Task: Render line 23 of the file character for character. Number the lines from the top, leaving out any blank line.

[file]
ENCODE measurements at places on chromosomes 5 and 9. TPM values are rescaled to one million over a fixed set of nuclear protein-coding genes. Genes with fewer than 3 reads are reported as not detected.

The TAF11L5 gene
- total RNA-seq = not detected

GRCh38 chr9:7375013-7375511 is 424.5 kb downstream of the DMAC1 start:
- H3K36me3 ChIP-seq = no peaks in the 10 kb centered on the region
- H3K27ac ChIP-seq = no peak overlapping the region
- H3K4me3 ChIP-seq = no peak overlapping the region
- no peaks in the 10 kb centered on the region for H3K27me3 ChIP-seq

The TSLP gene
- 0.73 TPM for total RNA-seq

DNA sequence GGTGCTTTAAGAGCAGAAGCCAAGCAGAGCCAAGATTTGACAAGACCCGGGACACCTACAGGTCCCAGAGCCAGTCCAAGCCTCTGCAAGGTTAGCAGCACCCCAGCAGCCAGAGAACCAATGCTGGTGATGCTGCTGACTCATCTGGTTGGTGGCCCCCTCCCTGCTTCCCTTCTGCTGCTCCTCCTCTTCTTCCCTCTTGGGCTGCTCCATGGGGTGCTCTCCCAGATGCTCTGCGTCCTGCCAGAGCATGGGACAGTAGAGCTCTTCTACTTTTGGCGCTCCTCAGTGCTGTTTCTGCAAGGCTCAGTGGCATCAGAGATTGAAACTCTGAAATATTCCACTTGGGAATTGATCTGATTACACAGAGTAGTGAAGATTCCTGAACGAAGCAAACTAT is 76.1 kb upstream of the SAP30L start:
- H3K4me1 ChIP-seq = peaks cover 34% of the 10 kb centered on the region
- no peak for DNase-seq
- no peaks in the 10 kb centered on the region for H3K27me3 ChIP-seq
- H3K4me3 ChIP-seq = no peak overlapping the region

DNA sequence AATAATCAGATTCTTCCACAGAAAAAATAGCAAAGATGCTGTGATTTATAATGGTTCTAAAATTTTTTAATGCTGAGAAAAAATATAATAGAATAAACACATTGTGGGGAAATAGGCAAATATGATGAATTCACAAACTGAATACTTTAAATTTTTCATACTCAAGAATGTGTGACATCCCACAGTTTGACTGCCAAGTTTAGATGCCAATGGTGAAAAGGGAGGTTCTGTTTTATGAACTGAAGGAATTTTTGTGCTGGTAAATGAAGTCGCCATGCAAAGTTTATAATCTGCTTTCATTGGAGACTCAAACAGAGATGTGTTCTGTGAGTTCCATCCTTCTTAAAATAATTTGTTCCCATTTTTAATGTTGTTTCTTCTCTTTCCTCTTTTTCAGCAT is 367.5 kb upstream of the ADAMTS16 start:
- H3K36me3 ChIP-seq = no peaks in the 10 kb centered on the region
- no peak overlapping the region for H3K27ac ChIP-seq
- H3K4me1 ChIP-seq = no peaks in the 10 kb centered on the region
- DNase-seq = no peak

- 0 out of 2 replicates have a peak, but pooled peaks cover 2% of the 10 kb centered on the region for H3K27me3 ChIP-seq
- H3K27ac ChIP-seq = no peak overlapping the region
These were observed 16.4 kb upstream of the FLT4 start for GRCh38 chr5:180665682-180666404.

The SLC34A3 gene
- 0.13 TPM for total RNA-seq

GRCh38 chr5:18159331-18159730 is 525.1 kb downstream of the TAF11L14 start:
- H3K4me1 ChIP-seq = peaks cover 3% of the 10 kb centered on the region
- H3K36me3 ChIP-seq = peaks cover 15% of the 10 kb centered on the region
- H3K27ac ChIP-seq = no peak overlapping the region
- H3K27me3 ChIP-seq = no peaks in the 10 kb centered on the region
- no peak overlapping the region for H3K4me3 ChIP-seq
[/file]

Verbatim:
These were observed 16.4 kb upstream of the FLT4 start for GRCh38 chr5:180665682-180666404.